Christmastide: Glory in the Mud

Jan 12, 2021

Oh, if only I could see that manger in which the Lord was laid! As a tribute of honor, we Christians have now removed the mud-baked one and replaced it with a silver one; but the one that has been removed is more precious to me! Silver and gold are appropriate for the pagan world: the manger of baked mud is more fitting for the Christian faith.... I am amazed that the Lord and Creator of the world was not born amid gold and silver, but in the mud.”

- St. Jerome

Some time after the birth of our Lord, the magi presented the Christ child with the precious gifts of gold, frankincense, myrrh. These gifts are most appropriate for a king and the King did not despise them. But before the royal gifts, the King chose the mud. And he did not despise the mud either. Indeed the mud is no less his creation than gold or silver is. It seems that the Lord restores to us the dignity of mud and dirt in his incarnation. We might despise them, but he does not. 

As I reflect on this last semester, and I think about my own work (I speak only for myself here), it feels to me more like mud than gold. It felt like scraping by. It felt like survival. It’s hard for me not to focus on what was lost, on what “might have been”, on what “the locusts have eaten”. The offerings of gold that I had been so excited to offer to the King a year ago seem to have rusted away. It feels like I was left with mud. 

But His incarnation speaks. It says that mud is not without its own dignity. It says that while the story has been that we “came from mud and to mud we shall return”, that He has changed that story. He became one of us muddy, carbon-based beings, whose origins are from the dust. And instead of returning back to the mud, His mortal body was clothed immortal. And our muddy bodies will also be clothed immortal with His. This was made possible by the Incarnation. This is our story now.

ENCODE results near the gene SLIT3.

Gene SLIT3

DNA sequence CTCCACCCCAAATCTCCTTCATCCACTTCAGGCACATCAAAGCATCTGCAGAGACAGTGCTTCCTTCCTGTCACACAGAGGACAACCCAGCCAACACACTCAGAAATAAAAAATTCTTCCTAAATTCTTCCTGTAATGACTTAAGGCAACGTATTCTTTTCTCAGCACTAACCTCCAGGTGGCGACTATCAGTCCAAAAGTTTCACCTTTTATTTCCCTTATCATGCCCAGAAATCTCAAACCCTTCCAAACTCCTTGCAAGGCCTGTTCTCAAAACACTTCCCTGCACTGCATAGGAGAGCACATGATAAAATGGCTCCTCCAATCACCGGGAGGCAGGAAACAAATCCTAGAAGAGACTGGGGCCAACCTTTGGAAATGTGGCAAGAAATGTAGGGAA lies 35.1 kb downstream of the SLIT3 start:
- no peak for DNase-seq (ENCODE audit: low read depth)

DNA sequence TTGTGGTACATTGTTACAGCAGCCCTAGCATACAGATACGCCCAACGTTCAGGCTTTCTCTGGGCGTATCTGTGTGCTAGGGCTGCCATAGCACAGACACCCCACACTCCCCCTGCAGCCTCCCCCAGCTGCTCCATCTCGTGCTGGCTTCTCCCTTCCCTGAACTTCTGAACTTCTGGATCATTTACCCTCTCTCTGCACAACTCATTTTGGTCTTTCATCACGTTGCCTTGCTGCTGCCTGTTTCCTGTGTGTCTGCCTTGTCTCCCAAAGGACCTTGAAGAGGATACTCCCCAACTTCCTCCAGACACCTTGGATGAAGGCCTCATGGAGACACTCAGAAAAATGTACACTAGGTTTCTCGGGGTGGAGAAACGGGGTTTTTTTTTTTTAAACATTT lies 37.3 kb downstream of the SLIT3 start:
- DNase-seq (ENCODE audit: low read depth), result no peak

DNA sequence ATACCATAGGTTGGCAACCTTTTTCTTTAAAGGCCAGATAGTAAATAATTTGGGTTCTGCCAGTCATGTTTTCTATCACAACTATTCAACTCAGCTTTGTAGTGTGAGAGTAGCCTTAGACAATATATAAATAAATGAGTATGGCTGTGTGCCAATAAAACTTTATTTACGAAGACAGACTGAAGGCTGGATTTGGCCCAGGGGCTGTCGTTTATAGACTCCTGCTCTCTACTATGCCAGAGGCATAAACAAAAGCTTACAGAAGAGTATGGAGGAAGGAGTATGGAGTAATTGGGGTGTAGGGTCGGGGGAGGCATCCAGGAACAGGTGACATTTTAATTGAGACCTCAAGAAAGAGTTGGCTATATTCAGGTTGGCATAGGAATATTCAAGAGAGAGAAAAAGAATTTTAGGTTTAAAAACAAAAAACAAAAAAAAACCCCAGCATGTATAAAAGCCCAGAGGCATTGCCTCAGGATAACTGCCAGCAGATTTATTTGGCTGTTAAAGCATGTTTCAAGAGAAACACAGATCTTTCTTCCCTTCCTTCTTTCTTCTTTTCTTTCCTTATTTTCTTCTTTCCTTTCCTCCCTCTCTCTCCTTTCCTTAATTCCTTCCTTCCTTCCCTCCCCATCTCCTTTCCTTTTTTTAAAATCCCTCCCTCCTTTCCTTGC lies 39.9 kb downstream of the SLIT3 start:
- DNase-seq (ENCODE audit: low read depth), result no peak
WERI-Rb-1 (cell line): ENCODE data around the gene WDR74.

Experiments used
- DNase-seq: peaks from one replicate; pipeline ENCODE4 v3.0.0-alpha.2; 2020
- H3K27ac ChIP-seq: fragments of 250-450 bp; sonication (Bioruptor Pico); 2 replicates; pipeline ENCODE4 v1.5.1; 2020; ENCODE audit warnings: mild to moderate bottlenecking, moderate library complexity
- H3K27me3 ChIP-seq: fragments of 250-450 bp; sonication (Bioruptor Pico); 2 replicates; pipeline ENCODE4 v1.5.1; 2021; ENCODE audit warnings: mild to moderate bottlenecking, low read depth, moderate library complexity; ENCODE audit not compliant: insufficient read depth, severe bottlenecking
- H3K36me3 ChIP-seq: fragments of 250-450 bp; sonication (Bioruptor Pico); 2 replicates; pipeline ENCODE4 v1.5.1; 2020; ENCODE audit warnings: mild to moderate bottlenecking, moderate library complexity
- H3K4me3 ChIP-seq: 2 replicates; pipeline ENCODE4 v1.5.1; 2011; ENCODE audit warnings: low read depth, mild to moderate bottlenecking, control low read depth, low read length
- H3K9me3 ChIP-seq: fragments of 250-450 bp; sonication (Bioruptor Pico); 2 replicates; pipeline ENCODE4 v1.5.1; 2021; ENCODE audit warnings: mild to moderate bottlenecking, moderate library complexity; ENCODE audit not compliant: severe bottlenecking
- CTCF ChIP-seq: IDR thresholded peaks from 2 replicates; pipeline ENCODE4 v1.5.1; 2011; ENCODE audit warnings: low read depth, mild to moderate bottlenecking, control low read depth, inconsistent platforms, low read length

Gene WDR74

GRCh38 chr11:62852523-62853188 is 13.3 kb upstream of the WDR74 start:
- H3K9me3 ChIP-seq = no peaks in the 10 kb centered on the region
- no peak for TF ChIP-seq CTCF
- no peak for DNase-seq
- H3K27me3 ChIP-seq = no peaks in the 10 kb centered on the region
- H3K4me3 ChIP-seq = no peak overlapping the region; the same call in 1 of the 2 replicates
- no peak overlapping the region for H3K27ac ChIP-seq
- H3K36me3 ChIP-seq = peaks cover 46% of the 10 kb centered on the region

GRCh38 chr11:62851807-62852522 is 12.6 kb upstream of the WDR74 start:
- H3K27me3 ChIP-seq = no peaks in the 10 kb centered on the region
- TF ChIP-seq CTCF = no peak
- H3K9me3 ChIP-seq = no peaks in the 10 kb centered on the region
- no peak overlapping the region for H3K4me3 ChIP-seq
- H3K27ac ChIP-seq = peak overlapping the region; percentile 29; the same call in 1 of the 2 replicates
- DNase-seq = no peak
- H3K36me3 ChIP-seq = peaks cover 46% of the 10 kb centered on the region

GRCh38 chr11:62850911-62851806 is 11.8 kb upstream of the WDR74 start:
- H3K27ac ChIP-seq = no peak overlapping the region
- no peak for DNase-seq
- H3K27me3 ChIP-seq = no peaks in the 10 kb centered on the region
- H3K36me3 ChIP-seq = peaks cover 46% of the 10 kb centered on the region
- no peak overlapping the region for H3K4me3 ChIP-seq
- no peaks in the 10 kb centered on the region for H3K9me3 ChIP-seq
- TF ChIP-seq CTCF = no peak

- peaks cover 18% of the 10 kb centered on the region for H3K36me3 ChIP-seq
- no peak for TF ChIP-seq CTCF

So as you look back on this last semester, and whether it seems like it was an offering of gold or a muddy mess, remember that they both belong to him. He despises neither. He makes both mud and gold fit for a King—fit for Himself. 

The Peace of our Incarnate Christ to you!

Joshua Dyson

Joshua Dyson

Mr. Joshua Dyson is Head of School at Classical School of Wichita in Wichita, Kansas. Prior to his transition into school administration, he had served as a full-time teacher, school chaplain, and children’s/youth minister. Currently he also serves as a staff writer for The Classical Thistle and on the Board of Academic Advisors for the Classic Learning Test. Mr. Dyson and his wife, Julie, have four children — Deacon, Noelle, Daisy and Lucy. Currently they are helping plant an Anglican church in Wichita, Incarnation Anglican Church.

The opinions and arguments of our contributing writers do not necessarily reflect those of the Institute or its leadership.

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